Tuesday, December 12, 2006

Wet, Windy and Cold - Joan's - Nat Trust

Just 1 picture today. What with the weather being inclement and lack of opportunity, I had little of interest to head up the Blog. So I did a 'still-life'. Better some picture than no picture I thought.

Gordon came over as arranged with the digital projector and eventually we got it working properly from my laptop, his own being with family in Somerset. We tried it with USB connections, with scart lead, with Powerpoint, without Powerpoint and everything in between and got zilch. Then we started from scratch. Projector on first, then laptop and, at Gordon's suggestion we toggled a few keyboard 'function' buttons and eventually found that Fn plus F3 did the trick and voilá, picture projected and vanished from laptop. A good job we didn't rely on busking it at 6.30pm this evening at the Social though!

This morning we nipped over to Joan's because she has made me a couple of 'thongs' for walking sticks. I was finding that while using both hands to operate a camera, holding my stick between my knees, or leaning it against something, was not an efficient procedure. The stick would fall and be a major problem to pick up from the floor. Another bright idea! If there was a 'thong' attached to the top of the stick it could loop over my arm and leave me with both hands free. She knew instantly what was required and after measuring up and 5 minutes on her trusty machine the job was done. It works brilliantly. We discussed Victoria Wood's 'Housewife 49' at some length and agreed on it's excellence. When we saw Karen briefly this morning, she had enjoyed it too. Joan observed some stage-set errors in the house-plants, pointing out that some were not around then. The only ones I remember my parents and their friends having were Aspidistras, Mother-in-Law's tongue, and Wandering Jew (which you are probably not allowed to call that anymore). And it reminded me of my Dad taking 45 minutes to tell me what had happened on a 30 minute episode of Coronation Street. You think I'm verbose! Bless him, he was a lovely man. So gentle and sensitive.

We needed a few things in Arnold - not least the bridge-rolls from Birds Confectioners and some tins of tuna because that is our contribution to the party-fayre this evening. And Birds' little bridge-rolls are the best for the purpose. So as soon as I close the Blog we shall make them.

One day soon I intend to tell you about Police 'Conference Points' which were to allow patrolling officers to keep in touch before the days of 'personal radios'.

Bye for now................

1 comment:

bungus said...

Sorry, but the picture reminds me of that 18C or 19c (?) style of art which I can admire but do not like. Too bright and too perfect (but that is partly the fault of the supermarkets) I am more of the Oliver Cromwell persuasion. To be fair I detect a small ‘wart’ on the foremost tangerine (not that you get those these days; it’s all mandarins and clementines). I don’t think the dense black background helps either.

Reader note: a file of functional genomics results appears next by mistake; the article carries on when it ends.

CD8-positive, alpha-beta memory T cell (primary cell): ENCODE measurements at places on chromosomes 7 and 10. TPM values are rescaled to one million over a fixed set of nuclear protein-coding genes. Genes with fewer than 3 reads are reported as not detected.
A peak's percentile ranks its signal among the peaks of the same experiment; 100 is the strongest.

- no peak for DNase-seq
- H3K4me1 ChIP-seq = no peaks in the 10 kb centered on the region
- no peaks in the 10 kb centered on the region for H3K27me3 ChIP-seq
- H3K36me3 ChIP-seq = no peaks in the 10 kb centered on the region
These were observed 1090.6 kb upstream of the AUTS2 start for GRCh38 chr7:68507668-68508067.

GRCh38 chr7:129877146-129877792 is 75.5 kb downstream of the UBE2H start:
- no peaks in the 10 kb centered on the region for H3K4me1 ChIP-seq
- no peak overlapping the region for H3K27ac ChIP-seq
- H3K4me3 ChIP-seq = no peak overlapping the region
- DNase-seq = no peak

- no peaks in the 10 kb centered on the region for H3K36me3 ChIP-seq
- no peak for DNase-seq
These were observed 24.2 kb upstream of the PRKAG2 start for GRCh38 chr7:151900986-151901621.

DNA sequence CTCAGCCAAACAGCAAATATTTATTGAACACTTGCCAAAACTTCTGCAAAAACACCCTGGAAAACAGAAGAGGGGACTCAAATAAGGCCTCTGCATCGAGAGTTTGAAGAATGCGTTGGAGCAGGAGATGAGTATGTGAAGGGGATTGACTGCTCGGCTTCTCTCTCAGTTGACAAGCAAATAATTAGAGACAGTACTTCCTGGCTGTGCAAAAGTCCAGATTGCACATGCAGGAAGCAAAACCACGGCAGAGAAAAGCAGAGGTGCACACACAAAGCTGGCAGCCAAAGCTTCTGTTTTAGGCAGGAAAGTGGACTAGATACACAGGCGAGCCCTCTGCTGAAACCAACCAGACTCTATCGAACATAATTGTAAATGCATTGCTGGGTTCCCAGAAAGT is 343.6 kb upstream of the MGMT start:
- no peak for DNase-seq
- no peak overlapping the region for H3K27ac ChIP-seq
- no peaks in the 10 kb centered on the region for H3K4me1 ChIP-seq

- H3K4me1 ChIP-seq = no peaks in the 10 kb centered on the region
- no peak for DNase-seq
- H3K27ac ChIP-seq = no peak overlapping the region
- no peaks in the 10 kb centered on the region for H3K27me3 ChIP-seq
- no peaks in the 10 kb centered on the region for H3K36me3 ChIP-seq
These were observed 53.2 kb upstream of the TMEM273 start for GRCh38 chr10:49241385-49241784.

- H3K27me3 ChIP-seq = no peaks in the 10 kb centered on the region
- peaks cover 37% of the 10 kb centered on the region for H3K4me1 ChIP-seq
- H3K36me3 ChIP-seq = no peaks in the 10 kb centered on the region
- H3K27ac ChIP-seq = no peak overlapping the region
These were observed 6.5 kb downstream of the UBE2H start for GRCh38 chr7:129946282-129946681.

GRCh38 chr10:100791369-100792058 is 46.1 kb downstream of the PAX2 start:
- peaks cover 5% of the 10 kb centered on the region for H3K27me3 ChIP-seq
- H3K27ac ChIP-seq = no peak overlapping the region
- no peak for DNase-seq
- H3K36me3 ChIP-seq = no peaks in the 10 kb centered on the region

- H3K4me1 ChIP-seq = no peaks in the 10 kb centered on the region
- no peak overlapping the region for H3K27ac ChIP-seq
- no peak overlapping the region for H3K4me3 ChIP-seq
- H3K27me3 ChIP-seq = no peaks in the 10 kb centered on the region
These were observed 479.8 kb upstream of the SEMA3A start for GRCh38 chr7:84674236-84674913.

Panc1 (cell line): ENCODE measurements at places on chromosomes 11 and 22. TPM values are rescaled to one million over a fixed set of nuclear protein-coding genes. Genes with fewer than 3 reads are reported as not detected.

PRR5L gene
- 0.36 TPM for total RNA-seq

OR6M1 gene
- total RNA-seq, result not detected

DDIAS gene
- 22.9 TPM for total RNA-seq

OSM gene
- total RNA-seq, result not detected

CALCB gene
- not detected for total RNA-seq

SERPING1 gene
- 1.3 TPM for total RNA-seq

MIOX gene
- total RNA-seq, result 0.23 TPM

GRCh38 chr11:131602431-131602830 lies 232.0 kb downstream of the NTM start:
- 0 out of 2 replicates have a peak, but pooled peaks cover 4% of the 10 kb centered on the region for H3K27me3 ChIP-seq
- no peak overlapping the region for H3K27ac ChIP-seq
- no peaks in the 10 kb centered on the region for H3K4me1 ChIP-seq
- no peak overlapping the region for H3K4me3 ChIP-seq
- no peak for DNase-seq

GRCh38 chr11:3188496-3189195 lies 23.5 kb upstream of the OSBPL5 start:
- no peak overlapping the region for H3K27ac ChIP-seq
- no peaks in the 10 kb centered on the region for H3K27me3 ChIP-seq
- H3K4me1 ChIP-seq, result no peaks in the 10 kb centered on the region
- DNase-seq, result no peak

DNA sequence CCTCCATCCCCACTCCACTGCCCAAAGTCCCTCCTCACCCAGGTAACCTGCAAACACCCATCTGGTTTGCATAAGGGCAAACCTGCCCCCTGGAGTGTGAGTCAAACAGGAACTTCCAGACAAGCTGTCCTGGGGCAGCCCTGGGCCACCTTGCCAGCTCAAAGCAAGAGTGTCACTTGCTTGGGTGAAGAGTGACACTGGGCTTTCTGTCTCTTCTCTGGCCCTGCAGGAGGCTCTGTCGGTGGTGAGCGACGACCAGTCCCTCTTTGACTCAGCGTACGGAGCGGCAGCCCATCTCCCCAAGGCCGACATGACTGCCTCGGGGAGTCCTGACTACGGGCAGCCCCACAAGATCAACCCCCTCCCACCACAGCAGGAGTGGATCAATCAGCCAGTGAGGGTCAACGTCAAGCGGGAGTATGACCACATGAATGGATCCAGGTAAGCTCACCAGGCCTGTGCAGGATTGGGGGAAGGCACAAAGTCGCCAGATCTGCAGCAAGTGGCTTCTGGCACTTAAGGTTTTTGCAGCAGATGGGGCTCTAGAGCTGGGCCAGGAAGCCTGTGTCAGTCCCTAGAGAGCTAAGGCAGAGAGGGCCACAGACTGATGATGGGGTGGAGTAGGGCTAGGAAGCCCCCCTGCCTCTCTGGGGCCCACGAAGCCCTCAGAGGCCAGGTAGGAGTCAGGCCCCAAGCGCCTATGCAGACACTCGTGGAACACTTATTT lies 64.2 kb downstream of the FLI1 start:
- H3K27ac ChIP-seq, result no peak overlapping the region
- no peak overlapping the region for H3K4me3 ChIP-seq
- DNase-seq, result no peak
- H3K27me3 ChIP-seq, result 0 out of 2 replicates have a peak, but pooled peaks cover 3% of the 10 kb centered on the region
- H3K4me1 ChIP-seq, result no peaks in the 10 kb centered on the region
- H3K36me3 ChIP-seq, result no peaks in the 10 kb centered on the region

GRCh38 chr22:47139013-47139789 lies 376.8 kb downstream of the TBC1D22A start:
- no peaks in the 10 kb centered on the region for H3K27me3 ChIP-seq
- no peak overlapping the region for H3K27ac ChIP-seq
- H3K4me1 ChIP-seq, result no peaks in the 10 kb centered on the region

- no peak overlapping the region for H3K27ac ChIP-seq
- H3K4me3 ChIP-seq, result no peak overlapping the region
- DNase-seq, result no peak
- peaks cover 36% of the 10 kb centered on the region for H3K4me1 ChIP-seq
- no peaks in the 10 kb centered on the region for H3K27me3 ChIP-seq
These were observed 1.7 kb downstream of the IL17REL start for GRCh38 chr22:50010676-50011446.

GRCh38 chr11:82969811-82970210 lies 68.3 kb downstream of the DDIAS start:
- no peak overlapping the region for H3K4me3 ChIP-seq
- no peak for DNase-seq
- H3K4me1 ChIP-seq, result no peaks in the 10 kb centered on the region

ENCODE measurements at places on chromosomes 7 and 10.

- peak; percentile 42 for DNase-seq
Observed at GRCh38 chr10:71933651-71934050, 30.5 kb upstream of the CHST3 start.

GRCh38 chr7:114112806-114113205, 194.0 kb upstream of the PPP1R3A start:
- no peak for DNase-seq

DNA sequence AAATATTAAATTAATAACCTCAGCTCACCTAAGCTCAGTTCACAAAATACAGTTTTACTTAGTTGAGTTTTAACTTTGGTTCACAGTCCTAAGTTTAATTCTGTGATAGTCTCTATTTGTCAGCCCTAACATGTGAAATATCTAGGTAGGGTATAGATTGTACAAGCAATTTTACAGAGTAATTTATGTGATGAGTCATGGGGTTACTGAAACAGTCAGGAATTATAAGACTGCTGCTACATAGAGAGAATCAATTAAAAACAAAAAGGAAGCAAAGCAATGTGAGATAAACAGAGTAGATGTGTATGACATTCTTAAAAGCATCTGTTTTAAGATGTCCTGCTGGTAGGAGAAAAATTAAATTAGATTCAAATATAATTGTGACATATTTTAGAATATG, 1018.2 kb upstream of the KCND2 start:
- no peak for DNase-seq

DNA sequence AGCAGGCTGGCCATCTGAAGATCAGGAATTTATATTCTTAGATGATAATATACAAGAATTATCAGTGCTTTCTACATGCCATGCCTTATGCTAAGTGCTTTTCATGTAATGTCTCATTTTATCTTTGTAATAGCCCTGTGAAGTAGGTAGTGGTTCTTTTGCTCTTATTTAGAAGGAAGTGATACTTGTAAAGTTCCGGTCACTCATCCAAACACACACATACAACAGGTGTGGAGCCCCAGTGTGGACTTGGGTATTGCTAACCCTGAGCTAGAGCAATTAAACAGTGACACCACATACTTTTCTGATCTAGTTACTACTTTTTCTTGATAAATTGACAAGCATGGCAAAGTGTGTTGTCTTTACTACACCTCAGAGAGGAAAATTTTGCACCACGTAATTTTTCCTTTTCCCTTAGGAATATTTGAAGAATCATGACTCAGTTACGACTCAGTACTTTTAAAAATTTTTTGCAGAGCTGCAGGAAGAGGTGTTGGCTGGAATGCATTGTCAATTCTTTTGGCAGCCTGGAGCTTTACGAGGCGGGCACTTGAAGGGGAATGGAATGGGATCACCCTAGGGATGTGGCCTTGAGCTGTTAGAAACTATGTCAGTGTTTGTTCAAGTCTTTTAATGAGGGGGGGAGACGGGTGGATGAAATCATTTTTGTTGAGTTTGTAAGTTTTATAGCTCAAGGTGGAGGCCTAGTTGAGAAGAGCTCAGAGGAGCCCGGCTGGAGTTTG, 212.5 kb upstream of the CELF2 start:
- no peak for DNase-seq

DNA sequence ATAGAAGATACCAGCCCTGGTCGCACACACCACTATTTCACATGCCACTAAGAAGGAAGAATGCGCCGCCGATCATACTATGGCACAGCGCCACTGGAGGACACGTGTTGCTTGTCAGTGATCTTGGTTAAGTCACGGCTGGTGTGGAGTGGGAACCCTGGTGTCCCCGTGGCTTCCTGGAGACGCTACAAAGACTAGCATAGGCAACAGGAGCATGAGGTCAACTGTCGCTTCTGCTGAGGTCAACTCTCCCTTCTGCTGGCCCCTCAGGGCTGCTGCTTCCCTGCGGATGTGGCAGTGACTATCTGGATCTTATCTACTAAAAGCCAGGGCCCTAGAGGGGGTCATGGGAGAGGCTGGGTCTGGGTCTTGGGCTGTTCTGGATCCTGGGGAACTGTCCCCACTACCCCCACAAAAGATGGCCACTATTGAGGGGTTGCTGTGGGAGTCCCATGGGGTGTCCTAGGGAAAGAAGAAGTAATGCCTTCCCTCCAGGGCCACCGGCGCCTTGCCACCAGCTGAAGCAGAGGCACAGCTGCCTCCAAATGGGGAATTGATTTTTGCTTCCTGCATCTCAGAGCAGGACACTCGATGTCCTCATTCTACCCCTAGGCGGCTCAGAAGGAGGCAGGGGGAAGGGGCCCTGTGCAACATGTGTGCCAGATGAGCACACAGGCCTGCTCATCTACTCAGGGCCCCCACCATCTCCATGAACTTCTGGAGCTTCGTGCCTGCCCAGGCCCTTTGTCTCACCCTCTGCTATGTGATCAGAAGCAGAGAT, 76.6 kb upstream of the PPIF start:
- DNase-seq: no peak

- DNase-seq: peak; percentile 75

Your antique usage of the word ‘thong' had me worried for a moment. I deliberately chose a handle for my walking stick that would cling to my arm.

I watched the last hour of ‘Housewife, 49’ this morning and was not disappointed. I thought the characterisation was brilliant. I wonder, though, how closely the story stuck to the ‘diary’; they did seem to have rather more than their fair share of controversial happenings and I would be surprised if, at that time, Netta would have been quite so open about her younger son’s homosexuality.
I am far from sure about the two possible anachronisms which I thought I may have detected:
1) I cannot recall ever seeing a nightlatch (commonly called a Yale) until after the war and, although available in the USA from the early 30s, I somehow doubt that they would have been fitted on terraced houses at the time. It was all deadlocks on Eakring Road.,
2) Was the expression ‘He’s had it’ common at the time?
No doubt someone will put me right.
Although in many ways very different, there was much about the family that reminded me of my own: in particular, as I remember, my father, who just missed the ‘call up’, would not let my mother work (she wanted to be a nurse) and it was only the war that allowed her to ‘do her own thing’ at all (but not work). I suppose the war did as much for the emancipation of women in general as the Miners’ Strike of the 1980s did for women of the coalfields (and also, I suspect broke up a proportional number of marriages? something touched on in the programme).

I just had to break off to take a phone call from a confused friend who had difficulty ‘getting through’. I have arranged to take him for lunch tomorrow, poor old thing!
I have another friend who seems to always text me on the landline and talk on the mobile.
All this technology’s no good for us owd ‘uns.

I look forward to hearing about the Police 'Conference Points' (even if I haveheard oit before). I remember, in the 60s, PC Chalkie White, who, when on his beat, would drop in twice a night for a pint at the Olde Eclipse, Mansfield, and call in to the station on his 'personal radio' to say “I’m just across from the Granada, Sarge. All quiet …”.